The Very Busy Spider

By Brianna Hines

We are in the phase of parenting where the bedtime routine takes about five thousand years every single night. You know, that phase where the circus you put on to actually get them to bed takes longer than the amount of time they will be asleep! So part of our routine is reading aloud, but our kids’ ages are such that we have to split it up by age groups now because the older ones don’t want to listen to the baby books anymore. They’re too boring and simple. Well, I am kind of in the same camp. I don’t much like reading board books, especially since you only get to read the same three books over and over and over again despite having shelves FULL of other options! So, naturally, I get really excited when a new book gets added to the rotation! 

Listen as Brianna Hines reads today’s post.

A few weeks ago, Patty decided that her new favorite book was going to be The Very Busy Spider by Eric Carle. My apologies if this one gives you PTSD from your own bedtime routine days! Well, this book has made the rounds in our house through every kid. I can see why. It’s got it all! Animals, animal sounds, and even a bumpy textured web to feel! I could have sworn that the copy we had as a kid had glow-in-the-dark webs. It was legit. Ours does not, sadly.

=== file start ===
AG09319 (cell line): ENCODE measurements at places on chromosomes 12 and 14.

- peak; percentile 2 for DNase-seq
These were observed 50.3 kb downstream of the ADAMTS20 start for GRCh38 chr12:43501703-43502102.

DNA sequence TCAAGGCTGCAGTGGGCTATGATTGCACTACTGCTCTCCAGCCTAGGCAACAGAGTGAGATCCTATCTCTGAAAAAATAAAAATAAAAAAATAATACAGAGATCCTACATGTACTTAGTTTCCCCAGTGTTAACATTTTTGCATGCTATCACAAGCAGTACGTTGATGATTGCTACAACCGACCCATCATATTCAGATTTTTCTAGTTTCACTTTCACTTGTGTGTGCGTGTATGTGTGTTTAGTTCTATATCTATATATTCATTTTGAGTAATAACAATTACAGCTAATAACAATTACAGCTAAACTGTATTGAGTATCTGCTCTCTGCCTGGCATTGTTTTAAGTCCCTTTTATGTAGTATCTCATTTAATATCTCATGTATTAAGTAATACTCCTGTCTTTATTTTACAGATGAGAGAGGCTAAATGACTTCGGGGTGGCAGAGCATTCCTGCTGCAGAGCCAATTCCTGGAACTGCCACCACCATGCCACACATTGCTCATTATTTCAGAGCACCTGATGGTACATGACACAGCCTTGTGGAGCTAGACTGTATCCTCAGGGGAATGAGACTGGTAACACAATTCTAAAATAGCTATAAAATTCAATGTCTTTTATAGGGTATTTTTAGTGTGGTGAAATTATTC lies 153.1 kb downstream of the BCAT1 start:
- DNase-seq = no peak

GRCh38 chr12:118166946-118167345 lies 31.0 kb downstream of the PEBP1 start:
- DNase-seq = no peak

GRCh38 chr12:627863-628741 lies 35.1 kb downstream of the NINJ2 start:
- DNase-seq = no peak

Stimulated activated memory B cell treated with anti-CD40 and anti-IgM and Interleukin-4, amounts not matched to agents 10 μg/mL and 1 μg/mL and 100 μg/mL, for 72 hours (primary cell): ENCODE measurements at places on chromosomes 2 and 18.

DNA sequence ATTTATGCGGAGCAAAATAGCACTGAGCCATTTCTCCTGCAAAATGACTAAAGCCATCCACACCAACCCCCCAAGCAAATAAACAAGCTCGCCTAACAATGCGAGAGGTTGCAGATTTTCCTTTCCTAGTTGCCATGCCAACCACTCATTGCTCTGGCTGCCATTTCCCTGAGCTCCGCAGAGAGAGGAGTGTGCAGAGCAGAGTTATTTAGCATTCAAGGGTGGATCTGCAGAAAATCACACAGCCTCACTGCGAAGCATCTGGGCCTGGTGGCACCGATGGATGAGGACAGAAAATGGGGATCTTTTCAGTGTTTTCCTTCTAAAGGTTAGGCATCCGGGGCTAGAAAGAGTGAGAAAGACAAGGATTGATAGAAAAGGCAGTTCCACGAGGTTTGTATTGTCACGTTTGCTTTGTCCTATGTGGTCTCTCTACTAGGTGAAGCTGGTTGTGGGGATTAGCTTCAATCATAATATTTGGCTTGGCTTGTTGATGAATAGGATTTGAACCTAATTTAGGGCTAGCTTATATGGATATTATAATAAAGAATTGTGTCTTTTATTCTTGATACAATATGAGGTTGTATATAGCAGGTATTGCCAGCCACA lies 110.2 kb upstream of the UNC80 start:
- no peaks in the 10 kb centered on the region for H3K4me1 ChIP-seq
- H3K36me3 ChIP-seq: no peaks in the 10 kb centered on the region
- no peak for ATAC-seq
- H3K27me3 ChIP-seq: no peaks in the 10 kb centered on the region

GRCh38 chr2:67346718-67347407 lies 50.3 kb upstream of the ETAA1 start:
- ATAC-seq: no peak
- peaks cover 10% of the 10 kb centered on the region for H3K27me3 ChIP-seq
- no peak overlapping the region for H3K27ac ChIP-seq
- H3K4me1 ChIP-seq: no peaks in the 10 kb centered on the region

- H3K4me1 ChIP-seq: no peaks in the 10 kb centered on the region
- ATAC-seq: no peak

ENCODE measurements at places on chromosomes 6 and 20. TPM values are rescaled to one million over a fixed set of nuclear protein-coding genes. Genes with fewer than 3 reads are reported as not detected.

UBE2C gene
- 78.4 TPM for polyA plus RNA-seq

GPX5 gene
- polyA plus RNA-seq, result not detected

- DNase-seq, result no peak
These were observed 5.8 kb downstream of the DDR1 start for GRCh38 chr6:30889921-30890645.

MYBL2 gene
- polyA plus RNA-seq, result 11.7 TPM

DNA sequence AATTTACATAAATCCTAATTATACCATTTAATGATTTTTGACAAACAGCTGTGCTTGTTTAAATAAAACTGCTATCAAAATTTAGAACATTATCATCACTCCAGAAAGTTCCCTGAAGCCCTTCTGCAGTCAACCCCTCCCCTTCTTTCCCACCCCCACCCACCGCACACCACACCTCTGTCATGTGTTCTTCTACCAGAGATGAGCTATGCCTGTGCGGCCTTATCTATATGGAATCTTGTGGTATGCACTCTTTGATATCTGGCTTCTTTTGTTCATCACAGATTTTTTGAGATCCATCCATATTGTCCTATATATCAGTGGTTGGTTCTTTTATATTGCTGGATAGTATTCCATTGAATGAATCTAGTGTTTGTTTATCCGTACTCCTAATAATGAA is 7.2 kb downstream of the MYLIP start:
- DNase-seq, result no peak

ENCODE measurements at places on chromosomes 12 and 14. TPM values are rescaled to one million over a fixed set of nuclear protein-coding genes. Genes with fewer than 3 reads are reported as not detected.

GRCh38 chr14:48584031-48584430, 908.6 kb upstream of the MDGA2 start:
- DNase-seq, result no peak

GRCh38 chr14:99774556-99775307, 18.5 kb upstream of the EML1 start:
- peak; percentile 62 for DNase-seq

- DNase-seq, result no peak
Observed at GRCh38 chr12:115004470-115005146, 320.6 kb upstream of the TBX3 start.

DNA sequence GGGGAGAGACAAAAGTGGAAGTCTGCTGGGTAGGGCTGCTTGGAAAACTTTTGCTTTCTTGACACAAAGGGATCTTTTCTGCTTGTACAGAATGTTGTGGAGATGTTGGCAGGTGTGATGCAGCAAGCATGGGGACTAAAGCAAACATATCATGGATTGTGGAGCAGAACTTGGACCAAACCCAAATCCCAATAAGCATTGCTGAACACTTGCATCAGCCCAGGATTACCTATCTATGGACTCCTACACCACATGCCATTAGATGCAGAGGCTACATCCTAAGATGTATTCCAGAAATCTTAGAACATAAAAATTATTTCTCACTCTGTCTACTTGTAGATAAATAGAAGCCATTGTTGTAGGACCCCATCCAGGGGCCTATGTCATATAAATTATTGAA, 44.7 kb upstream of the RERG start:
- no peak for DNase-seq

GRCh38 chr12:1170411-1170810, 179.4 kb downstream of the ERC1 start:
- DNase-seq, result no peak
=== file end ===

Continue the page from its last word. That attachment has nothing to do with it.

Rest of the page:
The Very Busy Spider

Anyway, I had read this book a thousand times or more, so I knew the plot. I knew what I was in for. But, I don’t know why it is, but lately God has been using the simplest things to teach me lessons. And this was exactly that. I read through the book for the thousandth and one time, and it hit me like a ton of bricks: I need to be this spider. 

Do you all know the plot of this book? Basically, this spider starts spinning a web, and then all day long people start bugging her, asking her to do other stuff. The cow comes along and asks her to join her for a meal. The sheep invites her on a run through the meadow. The spider just ignores them all and keeps spinning her web until she is finished. Then she catches a fly, eats it for dinner, and falls asleep. It is all very poetic. Until this point in my life, I had two responses to this spider…

  1. She’s rude! She doesn’t even stop to make small talk or respond to these other animals in any way. She just ignores them! I would think, “Shoot! Is this book going to teach my kids that they can just ignore people? That they can ignore ME!?!” Obviously I was a young mom and hadn’t realized yet that kids will ignore their mom whether or not they are reading The Very Busy Spider.

Ironically this response came during a season of my life when I found it very difficult to say “NO” to anyone or anything. I thought it was very rude to say “no,” or at least that it made me feel very guilty. And I tried to avoid it at all costs. I didn’t want people to think I was a rude spider.